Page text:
Discrimination is always a hot topic in the world of HR. We spend a lot of our time of making sure employers aren't discriminating against their employees for any reason. But some 'reasons' are much clearer cut than others. For example, you might not think it, but it's possible (and quite easy) to discriminate against an individual because of their marriage or civil partnership status....

Marriage And Civil Partnership Status Is One Of The Lesser Known Protected Characteristics Under The Equality Act 2010

The Act states that it is unlawful to discriminate against an employee or worker because they are married or in a civil partnership, in exactly the same way as it is unlawful to discriminate against someone because of age, disability, sexual orientation or race or one of the other protected characteristics.

It's A Complex Issue & The Latest Advice Is Readily Available Online

Acas recently published a guide for employers on how they should handle their duty not to discriminate when it comes to marriage and civil partnership and the guide explains what marriage and civil partnership discrimination is and how it can occur in your business (you can read the full guidelines here).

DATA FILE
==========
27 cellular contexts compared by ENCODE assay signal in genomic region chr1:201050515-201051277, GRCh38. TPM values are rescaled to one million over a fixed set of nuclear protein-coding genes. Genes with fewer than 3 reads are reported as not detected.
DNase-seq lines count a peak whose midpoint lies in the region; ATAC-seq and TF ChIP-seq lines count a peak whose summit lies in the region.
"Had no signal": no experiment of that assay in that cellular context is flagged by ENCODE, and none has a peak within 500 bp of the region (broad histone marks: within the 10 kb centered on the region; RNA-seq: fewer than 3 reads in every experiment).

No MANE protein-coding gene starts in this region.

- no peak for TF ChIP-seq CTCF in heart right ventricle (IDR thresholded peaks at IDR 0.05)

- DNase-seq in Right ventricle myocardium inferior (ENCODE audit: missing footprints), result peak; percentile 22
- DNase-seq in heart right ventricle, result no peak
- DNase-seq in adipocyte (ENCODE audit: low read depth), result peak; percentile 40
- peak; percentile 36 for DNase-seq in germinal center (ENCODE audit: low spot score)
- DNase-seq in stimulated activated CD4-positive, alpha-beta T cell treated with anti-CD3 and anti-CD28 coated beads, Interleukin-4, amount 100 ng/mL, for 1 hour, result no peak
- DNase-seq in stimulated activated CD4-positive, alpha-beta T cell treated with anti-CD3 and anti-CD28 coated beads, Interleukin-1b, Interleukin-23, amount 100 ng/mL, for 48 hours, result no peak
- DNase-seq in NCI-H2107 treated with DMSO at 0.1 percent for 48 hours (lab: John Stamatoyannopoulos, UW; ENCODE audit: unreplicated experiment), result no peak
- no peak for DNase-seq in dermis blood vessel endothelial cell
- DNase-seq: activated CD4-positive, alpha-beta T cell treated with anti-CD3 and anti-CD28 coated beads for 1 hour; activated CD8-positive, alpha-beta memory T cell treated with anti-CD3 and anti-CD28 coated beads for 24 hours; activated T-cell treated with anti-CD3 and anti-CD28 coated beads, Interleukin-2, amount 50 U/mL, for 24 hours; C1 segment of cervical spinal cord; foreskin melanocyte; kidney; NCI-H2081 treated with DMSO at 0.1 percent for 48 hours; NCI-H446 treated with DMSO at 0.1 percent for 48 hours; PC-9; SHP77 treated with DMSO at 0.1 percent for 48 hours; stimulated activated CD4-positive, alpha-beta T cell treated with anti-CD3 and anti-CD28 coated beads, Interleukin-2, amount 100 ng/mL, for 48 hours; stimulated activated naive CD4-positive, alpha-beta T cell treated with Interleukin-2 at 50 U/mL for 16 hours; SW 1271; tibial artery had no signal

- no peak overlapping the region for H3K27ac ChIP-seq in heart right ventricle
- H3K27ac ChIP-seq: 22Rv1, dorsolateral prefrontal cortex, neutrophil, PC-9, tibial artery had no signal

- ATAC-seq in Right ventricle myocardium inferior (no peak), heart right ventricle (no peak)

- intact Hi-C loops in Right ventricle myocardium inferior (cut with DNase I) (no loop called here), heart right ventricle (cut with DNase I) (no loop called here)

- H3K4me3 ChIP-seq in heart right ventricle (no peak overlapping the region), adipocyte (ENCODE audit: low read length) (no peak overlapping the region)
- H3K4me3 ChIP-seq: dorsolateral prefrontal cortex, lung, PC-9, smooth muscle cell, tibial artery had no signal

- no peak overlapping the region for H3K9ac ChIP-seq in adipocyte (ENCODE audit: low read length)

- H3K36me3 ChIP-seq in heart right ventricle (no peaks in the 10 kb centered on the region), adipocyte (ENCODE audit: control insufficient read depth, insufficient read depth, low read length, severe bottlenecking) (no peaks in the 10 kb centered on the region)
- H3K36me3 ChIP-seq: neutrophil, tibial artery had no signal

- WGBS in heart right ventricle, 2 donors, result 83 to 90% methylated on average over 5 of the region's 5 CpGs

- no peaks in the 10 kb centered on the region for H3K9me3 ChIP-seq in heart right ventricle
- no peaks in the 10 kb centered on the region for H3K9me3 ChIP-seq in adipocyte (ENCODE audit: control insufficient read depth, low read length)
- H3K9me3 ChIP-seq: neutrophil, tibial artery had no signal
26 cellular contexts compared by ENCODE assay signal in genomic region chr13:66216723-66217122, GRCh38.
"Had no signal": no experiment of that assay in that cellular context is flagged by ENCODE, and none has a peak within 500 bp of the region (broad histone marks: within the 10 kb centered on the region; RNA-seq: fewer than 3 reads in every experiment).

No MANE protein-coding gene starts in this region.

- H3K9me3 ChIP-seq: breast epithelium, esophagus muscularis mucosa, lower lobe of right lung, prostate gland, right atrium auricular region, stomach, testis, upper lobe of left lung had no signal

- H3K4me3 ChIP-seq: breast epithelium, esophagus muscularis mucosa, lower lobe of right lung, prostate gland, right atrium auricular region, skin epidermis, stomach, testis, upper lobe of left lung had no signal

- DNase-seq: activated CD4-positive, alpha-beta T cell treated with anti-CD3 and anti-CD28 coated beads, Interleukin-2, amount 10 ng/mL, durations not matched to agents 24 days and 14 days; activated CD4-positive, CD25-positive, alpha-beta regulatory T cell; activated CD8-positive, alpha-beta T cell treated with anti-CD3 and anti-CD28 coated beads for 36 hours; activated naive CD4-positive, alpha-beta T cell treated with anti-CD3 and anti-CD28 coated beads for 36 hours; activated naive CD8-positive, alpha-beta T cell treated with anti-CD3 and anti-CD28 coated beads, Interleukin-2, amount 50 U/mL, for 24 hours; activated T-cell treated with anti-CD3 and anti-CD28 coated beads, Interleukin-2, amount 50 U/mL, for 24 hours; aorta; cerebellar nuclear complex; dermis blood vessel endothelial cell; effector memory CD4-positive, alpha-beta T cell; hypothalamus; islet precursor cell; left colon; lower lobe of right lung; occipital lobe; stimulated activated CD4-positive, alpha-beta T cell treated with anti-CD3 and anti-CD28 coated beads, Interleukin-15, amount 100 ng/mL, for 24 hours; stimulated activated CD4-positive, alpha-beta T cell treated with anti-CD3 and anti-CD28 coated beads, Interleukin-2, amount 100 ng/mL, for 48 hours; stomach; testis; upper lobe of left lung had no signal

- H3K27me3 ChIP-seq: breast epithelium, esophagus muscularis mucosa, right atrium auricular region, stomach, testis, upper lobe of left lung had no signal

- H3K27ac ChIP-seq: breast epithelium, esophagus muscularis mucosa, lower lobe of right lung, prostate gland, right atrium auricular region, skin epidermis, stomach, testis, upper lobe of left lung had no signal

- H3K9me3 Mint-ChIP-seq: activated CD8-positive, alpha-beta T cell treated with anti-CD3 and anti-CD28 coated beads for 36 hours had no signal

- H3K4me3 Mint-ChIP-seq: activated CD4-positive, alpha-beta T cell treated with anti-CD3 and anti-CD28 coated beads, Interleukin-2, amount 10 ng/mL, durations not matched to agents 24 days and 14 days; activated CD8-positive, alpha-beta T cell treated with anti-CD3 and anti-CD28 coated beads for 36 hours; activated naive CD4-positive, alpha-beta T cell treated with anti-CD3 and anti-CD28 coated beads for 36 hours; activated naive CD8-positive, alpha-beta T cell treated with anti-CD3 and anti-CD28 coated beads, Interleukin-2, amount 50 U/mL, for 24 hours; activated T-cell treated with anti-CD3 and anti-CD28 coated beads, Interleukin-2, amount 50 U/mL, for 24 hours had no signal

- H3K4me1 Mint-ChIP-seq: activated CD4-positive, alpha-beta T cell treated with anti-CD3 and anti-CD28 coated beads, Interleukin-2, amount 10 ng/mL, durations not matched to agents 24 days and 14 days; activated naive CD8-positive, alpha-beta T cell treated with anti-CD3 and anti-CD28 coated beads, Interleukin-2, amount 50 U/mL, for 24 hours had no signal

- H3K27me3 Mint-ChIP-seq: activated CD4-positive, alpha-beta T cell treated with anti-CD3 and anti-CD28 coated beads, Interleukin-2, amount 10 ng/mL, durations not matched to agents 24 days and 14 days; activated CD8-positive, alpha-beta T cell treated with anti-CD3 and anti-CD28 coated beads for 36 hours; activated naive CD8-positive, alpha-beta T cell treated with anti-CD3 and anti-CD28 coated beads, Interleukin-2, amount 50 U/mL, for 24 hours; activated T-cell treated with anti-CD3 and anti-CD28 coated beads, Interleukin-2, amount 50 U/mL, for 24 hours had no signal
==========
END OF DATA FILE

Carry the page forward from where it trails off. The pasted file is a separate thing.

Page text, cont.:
Think This Isn't Relevant To Your Business? Think Again

You may well be reading this thinking that this doesn’t apply to you and that you absolutely don’t discriminate based on marriage and civil partnership.

But, the biggest risk for employers isn’t direct discrimination (where as an example you wouldn’t promote an employee because a role involves travel and you feel that the role would be better suited to a single person) but rather indirect discrimination which is when an policy or practice which applies to all your employees has the effect of discriminating against a certain group of people, in this case, those that are married or in a civil partnership.

You should also be careful that you’re not making assumptions at any point during the employment journey.  As an example, any of your employees that are involved in the recruitment process (or equally involved in any internal recruitment processes) should not make assumptions about how an employee’s personal circumstances might impact their performance, for example assuming that people who are married or in a civil partnership might be less willing to work irregular hours or travel.

As an employer, you must ensure that all of your terms and conditions of employment – including your contractual benefits – don’t generally disadvantage or exclude employees because they are married or a civil partner.

For help and support with your policy documentation, contracts of employment or any other HR issue drop us a line at hello@thehrhub.co.uk or call us on 0203 627 7048. 
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